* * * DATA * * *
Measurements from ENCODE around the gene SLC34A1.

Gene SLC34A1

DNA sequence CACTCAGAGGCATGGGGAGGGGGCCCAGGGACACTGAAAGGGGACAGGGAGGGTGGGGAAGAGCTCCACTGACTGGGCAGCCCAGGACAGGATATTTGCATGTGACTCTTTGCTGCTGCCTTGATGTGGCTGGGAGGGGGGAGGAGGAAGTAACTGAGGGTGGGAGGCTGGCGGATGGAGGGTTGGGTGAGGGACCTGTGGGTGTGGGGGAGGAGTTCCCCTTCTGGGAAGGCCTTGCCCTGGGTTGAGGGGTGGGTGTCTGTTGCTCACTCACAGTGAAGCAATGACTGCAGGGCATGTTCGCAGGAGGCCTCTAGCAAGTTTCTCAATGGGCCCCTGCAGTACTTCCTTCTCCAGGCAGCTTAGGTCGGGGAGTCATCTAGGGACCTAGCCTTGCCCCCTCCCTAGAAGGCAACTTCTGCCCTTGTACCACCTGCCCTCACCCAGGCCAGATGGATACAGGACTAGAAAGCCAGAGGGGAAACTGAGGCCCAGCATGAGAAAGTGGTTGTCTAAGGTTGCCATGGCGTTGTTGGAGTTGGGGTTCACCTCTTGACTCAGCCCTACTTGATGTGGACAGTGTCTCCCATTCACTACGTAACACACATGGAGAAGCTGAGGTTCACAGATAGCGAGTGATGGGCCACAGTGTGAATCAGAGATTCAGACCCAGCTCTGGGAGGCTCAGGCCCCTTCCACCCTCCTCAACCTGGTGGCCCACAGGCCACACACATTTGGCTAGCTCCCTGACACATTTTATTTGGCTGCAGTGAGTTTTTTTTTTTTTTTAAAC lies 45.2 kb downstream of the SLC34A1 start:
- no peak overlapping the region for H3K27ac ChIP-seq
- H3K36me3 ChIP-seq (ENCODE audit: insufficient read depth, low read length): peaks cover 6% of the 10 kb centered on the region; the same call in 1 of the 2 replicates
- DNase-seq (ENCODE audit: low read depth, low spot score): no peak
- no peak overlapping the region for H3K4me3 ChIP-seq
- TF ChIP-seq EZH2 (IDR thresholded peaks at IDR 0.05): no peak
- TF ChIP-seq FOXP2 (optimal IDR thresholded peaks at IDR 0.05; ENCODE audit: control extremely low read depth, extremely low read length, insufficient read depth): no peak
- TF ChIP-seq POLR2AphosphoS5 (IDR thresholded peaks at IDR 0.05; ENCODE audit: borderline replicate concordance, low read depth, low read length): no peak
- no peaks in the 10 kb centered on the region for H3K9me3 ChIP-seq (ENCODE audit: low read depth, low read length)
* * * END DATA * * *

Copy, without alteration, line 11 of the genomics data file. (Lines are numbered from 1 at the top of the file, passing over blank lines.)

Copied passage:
- no peaks in the 10 kb centered on the region for H3K9me3 ChIP-seq (ENCODE audit: low read depth, low read length)